What’s an education worth? The financial crisis has put a heavy burden on all Americans, but students are feeling the pinch in a number of unique ways. Here are some numbers that lay behind the political firestorm.
Since the early 1980s, average tuition has gone up 439 percent, the combined result of lower state funding and a large “echo boom” of young people entering school. About 37 million Americans hold student debt—just over 1 in 10.
That’s a big increase. A generation ago, students were a lot less likely to take out loans. During the 1980-1981 school year, an average student paid just over $2,000 each year for tuition, room and board at a public, four-year school. By 2009, the average was about seven times that.
Federal aid has also dwindled. In 1980, most federal aid to students was in the form of grants, and on average, a Pell grant could cover about two thirds of tuition. These days a maximum Pell grant covers about half that, and Washington invests much more in issuing loans.
Now, the average student debt load is reportedly just over $25,000, but that’s a little misleading. In addition to loans, students are increasingly turning to credit cards to cover rent, food, and other living expenses. An average student has 4.6 credit cards, and the average debt load for a senior is more than $4,000. What’s more, banking on campus is big business. At least 700 colleges and alumni associations have contracts with banks to market credit cards to their students. About 9 in 10 students use credit cards to pay education expenses.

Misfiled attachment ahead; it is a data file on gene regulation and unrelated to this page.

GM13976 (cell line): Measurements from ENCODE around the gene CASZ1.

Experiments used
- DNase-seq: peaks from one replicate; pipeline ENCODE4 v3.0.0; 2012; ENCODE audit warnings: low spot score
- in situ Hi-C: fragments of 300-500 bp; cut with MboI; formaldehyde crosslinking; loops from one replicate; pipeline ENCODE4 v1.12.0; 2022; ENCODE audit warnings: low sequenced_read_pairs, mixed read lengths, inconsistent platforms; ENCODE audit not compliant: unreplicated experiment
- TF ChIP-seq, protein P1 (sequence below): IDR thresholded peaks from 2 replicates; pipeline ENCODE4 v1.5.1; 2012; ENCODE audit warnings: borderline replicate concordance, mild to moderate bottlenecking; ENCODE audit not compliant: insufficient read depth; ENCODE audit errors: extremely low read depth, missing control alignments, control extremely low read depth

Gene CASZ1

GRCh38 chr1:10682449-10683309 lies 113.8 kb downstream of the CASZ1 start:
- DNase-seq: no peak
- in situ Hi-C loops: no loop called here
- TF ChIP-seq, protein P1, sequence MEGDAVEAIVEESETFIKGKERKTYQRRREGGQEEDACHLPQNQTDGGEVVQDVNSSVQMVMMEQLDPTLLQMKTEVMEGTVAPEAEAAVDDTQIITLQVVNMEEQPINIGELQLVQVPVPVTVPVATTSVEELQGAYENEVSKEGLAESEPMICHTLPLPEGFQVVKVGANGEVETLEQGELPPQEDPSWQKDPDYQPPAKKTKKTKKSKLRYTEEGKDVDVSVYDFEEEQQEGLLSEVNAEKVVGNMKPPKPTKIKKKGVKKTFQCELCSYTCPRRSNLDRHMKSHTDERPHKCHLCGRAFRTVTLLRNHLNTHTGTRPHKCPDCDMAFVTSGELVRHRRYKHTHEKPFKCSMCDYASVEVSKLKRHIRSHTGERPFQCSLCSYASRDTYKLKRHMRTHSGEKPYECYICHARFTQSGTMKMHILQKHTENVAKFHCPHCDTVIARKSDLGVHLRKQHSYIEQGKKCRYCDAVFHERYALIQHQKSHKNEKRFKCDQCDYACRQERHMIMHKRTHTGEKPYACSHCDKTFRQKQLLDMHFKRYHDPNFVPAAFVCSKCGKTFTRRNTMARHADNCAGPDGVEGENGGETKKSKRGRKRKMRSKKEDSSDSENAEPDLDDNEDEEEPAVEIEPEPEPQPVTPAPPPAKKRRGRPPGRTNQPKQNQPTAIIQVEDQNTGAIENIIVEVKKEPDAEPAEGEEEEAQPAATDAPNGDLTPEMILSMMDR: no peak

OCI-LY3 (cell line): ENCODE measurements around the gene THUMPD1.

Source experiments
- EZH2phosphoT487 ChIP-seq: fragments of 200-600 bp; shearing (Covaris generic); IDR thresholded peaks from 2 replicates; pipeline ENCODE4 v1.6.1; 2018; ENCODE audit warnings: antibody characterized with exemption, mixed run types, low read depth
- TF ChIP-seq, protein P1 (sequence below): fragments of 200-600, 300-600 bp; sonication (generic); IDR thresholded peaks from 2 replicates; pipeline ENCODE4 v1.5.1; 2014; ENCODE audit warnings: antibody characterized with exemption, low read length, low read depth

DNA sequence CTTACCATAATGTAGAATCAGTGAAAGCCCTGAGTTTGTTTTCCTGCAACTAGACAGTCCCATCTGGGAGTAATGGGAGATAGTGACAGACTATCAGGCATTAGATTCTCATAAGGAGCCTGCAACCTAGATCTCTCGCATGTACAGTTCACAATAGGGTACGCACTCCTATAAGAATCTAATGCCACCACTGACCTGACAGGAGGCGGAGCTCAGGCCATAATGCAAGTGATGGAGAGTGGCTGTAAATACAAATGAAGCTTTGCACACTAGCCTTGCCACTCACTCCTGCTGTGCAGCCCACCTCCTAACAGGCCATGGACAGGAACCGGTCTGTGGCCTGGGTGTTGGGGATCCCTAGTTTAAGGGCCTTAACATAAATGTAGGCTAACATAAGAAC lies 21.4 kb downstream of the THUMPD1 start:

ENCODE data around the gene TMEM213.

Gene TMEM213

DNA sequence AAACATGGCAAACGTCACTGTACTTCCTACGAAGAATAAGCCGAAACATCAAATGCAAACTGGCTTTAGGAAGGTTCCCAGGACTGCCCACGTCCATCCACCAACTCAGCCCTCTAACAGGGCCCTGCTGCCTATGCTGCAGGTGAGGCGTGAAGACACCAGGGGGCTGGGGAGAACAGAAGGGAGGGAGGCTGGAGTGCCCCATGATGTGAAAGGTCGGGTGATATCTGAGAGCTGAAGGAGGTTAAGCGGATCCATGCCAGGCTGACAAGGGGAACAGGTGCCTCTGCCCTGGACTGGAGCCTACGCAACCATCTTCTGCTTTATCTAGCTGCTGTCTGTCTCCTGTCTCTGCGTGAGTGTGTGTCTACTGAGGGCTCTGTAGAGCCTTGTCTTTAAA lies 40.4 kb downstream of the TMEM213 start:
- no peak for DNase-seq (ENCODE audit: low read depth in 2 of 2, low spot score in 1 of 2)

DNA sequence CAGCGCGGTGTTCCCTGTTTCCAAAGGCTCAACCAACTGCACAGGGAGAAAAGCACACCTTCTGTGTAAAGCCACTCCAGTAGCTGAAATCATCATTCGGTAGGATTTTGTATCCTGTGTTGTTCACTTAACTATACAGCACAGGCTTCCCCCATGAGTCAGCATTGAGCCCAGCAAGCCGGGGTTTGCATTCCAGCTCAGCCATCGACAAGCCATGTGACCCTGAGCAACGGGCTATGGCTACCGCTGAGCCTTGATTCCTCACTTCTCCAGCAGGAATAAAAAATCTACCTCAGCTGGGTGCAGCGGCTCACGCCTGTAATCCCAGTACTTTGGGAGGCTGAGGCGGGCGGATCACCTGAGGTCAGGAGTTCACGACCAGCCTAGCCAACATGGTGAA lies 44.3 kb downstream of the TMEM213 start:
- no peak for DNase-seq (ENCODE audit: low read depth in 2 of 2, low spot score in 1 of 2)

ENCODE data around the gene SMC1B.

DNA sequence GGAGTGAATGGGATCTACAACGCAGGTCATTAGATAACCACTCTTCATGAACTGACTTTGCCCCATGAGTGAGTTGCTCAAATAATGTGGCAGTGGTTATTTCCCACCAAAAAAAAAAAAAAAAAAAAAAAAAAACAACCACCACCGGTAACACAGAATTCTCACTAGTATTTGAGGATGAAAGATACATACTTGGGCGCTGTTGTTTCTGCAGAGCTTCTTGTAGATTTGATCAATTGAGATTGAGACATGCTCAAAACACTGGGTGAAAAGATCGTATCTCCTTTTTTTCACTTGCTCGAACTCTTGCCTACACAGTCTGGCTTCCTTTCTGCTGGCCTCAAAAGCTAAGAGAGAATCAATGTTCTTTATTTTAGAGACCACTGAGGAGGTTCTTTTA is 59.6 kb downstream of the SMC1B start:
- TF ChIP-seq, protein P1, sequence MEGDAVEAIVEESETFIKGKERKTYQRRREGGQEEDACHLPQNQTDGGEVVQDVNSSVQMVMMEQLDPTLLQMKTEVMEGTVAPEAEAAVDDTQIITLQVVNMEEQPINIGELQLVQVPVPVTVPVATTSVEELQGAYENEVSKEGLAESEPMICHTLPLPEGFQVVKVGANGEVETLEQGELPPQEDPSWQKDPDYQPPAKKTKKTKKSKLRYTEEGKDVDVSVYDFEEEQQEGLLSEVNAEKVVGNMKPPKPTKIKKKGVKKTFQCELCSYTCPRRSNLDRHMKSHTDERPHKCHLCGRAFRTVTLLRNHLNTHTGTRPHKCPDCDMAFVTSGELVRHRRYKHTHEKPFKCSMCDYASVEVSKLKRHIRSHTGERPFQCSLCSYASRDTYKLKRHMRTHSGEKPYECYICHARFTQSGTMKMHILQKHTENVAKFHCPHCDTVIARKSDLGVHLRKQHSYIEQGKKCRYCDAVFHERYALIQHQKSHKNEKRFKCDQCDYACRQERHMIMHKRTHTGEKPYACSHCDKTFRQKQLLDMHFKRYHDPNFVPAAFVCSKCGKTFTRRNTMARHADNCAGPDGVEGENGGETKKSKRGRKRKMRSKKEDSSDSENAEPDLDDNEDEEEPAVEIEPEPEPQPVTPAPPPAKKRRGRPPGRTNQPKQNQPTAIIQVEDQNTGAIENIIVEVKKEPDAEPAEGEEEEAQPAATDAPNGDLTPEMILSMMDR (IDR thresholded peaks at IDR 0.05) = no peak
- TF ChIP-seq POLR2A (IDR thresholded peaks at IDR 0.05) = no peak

But wait, here’s the scary part. Unlike most borrowers, students are mostly ineligible for bankruptcy protection. In order to enter bankruptcy, student borrowers have to successfully file a lawsuit against their creditors and prove that repayment would cause them “undue hardship.” So it doesn’t happen that often.
All this means defaults are on the rise. The default rate for federal loan borrowers is 1 in 12, and for students attending for-profit schools, it’s closer to 1 in 7. Between 1995 and 2010, the number of students entering default was as high as 1 in 5. And those numbers are increasing—about 3 in 10 borrowers have payments that are at least 30 days passed due. Under federal law, a default could trigger a 15 percent wage garnishment, and even a reduction in Social Security or retirement benefits. (Hint: retirement benefits—that’s the punch line.)
Peruse the wanted ads. Read about the kinds of jobs college grads are working in Minimum Rage: College Grads in the Service Industry.
Sources: Economic Policy Institute, Project on Student Debt, FinAid, New York Times, Demos, Federal Reserve Bank of New York, College Board, Department of Education, Federal Reserve Bank of Chicago, Chronicle of Higher Education, Sallie Mae.